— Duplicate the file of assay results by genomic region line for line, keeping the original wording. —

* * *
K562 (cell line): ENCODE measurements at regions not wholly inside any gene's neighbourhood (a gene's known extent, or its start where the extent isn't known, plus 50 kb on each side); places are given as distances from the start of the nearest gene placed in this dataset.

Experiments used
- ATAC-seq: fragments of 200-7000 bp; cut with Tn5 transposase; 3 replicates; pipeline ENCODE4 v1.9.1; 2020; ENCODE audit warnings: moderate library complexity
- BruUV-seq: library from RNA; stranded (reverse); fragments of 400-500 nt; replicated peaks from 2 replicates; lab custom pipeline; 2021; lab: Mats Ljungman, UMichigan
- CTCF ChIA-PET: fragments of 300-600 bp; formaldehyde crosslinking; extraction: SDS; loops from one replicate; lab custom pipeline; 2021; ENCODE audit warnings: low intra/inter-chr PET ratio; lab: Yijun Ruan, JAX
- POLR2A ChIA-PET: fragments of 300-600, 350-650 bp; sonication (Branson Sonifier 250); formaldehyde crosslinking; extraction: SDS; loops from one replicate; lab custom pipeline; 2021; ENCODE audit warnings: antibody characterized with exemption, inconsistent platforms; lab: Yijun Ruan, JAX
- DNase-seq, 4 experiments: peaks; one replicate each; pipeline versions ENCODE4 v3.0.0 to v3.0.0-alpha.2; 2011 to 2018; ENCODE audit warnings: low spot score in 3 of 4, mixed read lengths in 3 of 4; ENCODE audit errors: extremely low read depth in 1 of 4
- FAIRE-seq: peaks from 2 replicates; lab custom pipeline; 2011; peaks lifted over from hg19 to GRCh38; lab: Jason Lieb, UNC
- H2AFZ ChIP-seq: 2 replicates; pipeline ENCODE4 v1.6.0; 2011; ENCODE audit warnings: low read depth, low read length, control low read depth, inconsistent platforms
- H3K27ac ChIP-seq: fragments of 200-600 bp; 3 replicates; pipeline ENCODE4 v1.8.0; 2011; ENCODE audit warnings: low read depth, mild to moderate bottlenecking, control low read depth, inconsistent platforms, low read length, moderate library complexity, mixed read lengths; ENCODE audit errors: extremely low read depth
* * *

K562 (cell line): ENCODE measurements at regions not wholly inside any gene's neighbourhood (a gene's known extent, or its start where the extent isn't known, plus 50 kb on each side); places are given as distances from the start of the nearest gene placed in this dataset.

Experiments used
- ATAC-seq: fragments of 200-7000 bp; cut with Tn5 transposase; 3 replicates; pipeline ENCODE4 v1.9.1; 2020; ENCODE audit warnings: moderate library complexity
- BruUV-seq: library from RNA; stranded (reverse); fragments of 400-500 nt; replicated peaks from 2 replicates; lab custom pipeline; 2021; lab: Mats Ljungman, UMichigan
- CTCF ChIA-PET: fragments of 300-600 bp; formaldehyde crosslinking; extraction: SDS; loops from one replicate; lab custom pipeline; 2021; ENCODE audit warnings: low intra/inter-chr PET ratio; lab: Yijun Ruan, JAX
- POLR2A ChIA-PET: fragments of 300-600, 350-650 bp; sonication (Branson Sonifier 250); formaldehyde crosslinking; extraction: SDS; loops from one replicate; lab custom pipeline; 2021; ENCODE audit warnings: antibody characterized with exemption, inconsistent platforms; lab: Yijun Ruan, JAX
- DNase-seq, 4 experiments: peaks; one replicate each; pipeline versions ENCODE4 v3.0.0 to v3.0.0-alpha.2; 2011 to 2018; ENCODE audit warnings: low spot score in 3 of 4, mixed read lengths in 3 of 4; ENCODE audit errors: extremely low read depth in 1 of 4
- FAIRE-seq: peaks from 2 replicates; lab custom pipeline; 2011; peaks lifted over from hg19 to GRCh38; lab: Jason Lieb, UNC
- H2AFZ ChIP-seq: 2 replicates; pipeline ENCODE4 v1.6.0; 2011; ENCODE audit warnings: low read depth, low read length, control low read depth, inconsistent platforms
- H3K27ac ChIP-seq: fragments of 200-600 bp; 3 replicates; pipeline ENCODE4 v1.8.0; 2011; ENCODE audit warnings: low read depth, mild to moderate bottlenecking, control low read depth, inconsistent platforms, low read length, moderate library complexity, mixed read lengths; ENCODE audit errors: extremely low read depth